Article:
The Barmy Army had the perfect response to Shannon Gabriel's alleged sledge. Picture: AAP
The Barmy Army had the perfect response to Shannon Gabriel's alleged sledge. Picture: AAP

Barmy Army’s classic response to ‘homophobic insult’

West Indies bowler Shannon Gabriel has been charged by the International Cricket Council for on-field comments made during the third Test against England in St Lucia.

But the bigger burn was delivered by England's travelling supporter group, the Barmy Army.

Gabriel was warned by the on-field umpires for a comment made during an exchange with England captain Joe Root on day three in St Lucia.

The 30-year-old's words were not audible but the stump microphone picked up Root saying, "Don't use it as an insult. There's nothing wrong with being gay".

 

West Indies' Shannon Gabriel has been charged by the ICC over the insult. Picture: AP
West Indies' Shannon Gabriel has been charged by the ICC over the insult. Picture: AP

And the Barmy Army followed Root's lead, and serenaded Gabriel with gay anthems as he came out to bat on day four of the third Test.

On the playlist were It's Raining Men, the Village People's YMCA and ABBA's Gimme, Gimme, Gimme (A Man After Midnight) - before they swayed the local ground DJ to throw in 'A Little Respect'.

Gabriel was dismissed for three runs as the home team was humbled in a 232-run defeat to England - but still walked away with a 2-1 series victory.

An ICC statement released on Tuesday read: "Shannon Gabriel has been charged with a breach Article 2.13 of the ICC Code of Conduct. The charge, which was laid by match umpires, will now be dealt with by Match Referee Jeff Crowe. Until the proceedings have concluded, the ICC will not comment further." The ECB made no comment.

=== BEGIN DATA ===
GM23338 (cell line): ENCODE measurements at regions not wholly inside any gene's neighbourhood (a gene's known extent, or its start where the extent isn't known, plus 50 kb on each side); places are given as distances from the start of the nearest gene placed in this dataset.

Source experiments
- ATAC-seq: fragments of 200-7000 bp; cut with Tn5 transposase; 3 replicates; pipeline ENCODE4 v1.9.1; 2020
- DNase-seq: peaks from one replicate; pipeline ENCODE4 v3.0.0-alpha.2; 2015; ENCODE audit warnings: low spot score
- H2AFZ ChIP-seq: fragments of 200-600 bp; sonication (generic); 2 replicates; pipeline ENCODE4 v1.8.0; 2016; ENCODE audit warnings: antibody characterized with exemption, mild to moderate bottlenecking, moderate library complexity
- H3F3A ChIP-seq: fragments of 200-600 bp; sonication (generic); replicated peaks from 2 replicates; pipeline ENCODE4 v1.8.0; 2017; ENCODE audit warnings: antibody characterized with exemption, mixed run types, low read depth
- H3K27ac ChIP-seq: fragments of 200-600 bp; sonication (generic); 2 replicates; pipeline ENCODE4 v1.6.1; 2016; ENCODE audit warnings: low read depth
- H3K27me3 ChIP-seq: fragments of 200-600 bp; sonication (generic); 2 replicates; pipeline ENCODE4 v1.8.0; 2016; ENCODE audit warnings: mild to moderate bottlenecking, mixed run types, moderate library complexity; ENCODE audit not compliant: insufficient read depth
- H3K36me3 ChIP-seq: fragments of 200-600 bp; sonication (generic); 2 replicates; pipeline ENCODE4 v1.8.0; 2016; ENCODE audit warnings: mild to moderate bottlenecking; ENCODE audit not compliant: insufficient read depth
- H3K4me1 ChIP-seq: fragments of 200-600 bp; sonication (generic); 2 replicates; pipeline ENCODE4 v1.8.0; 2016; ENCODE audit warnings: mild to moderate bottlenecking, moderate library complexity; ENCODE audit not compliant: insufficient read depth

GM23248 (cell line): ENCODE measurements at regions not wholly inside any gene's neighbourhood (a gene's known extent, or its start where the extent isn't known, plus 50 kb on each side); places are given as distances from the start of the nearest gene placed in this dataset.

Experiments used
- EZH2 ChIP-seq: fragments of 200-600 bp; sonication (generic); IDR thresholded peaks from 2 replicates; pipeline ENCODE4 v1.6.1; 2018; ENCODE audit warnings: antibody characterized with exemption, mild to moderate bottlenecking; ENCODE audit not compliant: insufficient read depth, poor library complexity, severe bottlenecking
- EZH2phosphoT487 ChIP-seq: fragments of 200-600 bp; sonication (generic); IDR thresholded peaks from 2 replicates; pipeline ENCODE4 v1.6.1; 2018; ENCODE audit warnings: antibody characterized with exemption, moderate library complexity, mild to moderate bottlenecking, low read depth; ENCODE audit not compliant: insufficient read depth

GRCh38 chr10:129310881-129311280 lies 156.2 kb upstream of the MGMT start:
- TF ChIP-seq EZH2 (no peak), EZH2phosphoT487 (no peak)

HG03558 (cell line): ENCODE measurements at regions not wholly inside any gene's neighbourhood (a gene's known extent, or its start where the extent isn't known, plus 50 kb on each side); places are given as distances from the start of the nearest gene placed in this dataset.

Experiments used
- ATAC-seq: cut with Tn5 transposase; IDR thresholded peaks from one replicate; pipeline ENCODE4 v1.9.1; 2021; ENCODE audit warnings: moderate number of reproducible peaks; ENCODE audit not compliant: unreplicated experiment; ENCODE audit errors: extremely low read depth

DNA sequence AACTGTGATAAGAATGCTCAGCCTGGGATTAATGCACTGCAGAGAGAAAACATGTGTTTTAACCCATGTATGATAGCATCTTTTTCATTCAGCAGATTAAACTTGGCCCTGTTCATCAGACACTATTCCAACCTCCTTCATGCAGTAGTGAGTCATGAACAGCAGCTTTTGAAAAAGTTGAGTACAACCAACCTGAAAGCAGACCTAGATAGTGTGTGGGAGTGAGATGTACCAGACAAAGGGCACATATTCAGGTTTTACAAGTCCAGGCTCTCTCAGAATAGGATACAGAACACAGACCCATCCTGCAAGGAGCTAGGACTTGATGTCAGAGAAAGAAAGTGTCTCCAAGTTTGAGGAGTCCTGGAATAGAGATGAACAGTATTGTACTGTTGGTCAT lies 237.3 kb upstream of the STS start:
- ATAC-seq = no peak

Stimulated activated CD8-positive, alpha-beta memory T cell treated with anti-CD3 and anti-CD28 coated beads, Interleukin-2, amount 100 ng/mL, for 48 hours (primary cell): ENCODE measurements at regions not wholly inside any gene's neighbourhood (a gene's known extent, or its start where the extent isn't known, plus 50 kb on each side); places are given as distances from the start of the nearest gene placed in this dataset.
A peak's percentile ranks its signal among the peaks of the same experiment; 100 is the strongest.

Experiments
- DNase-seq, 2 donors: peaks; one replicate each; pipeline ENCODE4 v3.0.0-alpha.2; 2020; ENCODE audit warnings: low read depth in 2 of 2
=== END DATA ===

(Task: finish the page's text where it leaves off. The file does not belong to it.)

Former England captain Nasser Hussain, in St Lucia in his role as a television commentator, tweeted his admiration for Root's stance.

"I don't know who said what to whom...but boy do I applaud Joe Root's reaction here," Hussain wrote.

"For me his twelve words as a role model will be in the end more important than a Test hundred or possible victory."

 

England's captain Joe Root and West Indies' captain Jason Holder shake hands. Picture: AP
England's captain Joe Root and West Indies' captain Jason Holder shake hands. Picture: AP

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Speaking after finishing day three 111 not out, Root gave a measured assessment of the on-field exchange.

"It's Test cricket, he's an emotional guy trying to do everything he can to win a Test match... sometimes people say things on the field that they might regret, but they should stay on the field," he said.

West Indies head coach Richard Pybus, speaking at close of play, told BBC Radio's Test Match Special: "Nothing has been reported to me but if a comment was made we'll review it and if it was untoward we'll be addressing it."

 

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